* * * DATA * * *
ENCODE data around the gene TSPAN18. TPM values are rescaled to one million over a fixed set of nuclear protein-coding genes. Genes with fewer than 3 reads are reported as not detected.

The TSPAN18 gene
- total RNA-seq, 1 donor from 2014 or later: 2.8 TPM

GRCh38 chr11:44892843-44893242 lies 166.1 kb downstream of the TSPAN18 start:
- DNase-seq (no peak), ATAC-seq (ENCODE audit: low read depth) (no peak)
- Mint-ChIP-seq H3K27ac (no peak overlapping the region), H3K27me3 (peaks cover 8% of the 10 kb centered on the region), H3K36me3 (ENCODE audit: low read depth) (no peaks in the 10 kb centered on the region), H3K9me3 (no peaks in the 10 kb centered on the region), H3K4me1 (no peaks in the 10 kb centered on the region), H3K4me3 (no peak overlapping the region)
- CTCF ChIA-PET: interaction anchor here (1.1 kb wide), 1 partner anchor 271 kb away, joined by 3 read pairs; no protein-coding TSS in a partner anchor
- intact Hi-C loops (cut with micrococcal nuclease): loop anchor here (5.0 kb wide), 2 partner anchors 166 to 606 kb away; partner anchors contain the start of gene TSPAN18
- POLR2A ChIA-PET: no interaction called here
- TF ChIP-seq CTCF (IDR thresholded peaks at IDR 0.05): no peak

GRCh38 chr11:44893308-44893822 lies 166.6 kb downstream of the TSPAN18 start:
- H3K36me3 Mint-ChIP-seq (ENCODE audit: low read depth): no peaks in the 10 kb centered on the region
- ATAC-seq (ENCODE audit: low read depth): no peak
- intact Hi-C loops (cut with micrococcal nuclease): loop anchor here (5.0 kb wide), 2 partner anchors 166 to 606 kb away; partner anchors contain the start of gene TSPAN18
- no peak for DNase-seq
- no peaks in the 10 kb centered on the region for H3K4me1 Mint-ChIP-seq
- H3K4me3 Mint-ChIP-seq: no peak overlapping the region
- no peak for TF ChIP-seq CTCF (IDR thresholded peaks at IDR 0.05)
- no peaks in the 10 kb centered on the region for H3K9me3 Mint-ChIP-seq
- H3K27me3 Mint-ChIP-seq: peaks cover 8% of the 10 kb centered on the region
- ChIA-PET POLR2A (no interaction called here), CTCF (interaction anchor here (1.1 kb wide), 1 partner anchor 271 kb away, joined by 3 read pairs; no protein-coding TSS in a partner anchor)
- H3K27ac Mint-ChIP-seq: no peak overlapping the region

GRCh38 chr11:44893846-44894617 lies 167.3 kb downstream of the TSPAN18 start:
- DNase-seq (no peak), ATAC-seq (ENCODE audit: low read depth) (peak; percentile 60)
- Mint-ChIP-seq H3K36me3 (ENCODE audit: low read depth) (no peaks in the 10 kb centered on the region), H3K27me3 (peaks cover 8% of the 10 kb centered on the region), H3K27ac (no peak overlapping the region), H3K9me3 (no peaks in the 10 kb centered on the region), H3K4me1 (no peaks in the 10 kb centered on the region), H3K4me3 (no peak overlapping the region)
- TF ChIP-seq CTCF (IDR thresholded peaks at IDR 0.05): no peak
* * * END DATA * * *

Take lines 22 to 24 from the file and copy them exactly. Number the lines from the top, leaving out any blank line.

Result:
- H3K27ac Mint-ChIP-seq: no peak overlapping the region

GRCh38 chr11:44893846-44894617 lies 167.3 kb downstream of the TSPAN18 start:
- DNase-seq (no peak), ATAC-seq (ENCODE audit: low read depth) (peak; percentile 60)